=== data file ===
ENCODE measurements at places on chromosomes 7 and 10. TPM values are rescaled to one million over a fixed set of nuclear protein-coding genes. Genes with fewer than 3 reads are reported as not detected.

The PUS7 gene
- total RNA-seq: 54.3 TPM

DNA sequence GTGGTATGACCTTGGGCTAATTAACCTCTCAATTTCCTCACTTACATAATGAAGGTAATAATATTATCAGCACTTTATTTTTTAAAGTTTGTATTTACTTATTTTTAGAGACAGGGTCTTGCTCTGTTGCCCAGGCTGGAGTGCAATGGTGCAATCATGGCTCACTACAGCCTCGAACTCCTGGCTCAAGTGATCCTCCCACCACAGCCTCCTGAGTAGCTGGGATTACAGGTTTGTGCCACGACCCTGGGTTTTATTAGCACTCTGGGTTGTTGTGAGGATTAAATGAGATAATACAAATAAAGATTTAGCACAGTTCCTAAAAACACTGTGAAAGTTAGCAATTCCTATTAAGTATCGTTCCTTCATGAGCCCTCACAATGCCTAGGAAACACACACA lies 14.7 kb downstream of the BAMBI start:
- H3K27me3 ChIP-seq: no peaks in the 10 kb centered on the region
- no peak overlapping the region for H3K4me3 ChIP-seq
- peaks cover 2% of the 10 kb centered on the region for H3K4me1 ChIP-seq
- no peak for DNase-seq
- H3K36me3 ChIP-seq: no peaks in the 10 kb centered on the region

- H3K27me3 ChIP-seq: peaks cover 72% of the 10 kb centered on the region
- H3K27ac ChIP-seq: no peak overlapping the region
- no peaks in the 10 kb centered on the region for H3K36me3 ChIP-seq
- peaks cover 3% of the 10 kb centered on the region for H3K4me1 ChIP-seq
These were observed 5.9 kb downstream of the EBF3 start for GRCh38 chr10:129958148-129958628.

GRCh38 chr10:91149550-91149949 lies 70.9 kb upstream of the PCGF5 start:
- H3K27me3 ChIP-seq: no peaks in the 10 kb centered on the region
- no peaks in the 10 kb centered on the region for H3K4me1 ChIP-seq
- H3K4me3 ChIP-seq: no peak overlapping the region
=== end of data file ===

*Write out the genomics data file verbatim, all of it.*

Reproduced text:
ENCODE measurements at places on chromosomes 7 and 10. TPM values are rescaled to one million over a fixed set of nuclear protein-coding genes. Genes with fewer than 3 reads are reported as not detected.

The PUS7 gene
- total RNA-seq: 54.3 TPM

DNA sequence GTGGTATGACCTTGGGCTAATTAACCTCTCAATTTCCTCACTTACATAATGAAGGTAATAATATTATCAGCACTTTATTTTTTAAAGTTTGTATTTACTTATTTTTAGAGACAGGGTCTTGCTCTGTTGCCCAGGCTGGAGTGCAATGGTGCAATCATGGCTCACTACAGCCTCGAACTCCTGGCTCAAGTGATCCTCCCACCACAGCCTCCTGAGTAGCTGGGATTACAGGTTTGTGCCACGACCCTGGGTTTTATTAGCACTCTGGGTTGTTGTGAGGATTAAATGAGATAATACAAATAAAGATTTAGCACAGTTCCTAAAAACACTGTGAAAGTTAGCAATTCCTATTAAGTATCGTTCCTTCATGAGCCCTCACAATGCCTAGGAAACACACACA lies 14.7 kb downstream of the BAMBI start:
- H3K27me3 ChIP-seq: no peaks in the 10 kb centered on the region
- no peak overlapping the region for H3K4me3 ChIP-seq
- peaks cover 2% of the 10 kb centered on the region for H3K4me1 ChIP-seq
- no peak for DNase-seq
- H3K36me3 ChIP-seq: no peaks in the 10 kb centered on the region

- H3K27me3 ChIP-seq: peaks cover 72% of the 10 kb centered on the region
- H3K27ac ChIP-seq: no peak overlapping the region
- no peaks in the 10 kb centered on the region for H3K36me3 ChIP-seq
- peaks cover 3% of the 10 kb centered on the region for H3K4me1 ChIP-seq
These were observed 5.9 kb downstream of the EBF3 start for GRCh38 chr10:129958148-129958628.

GRCh38 chr10:91149550-91149949 lies 70.9 kb upstream of the PCGF5 start:
- H3K27me3 ChIP-seq: no peaks in the 10 kb centered on the region
- no peaks in the 10 kb centered on the region for H3K4me1 ChIP-seq
- H3K4me3 ChIP-seq: no peak overlapping the region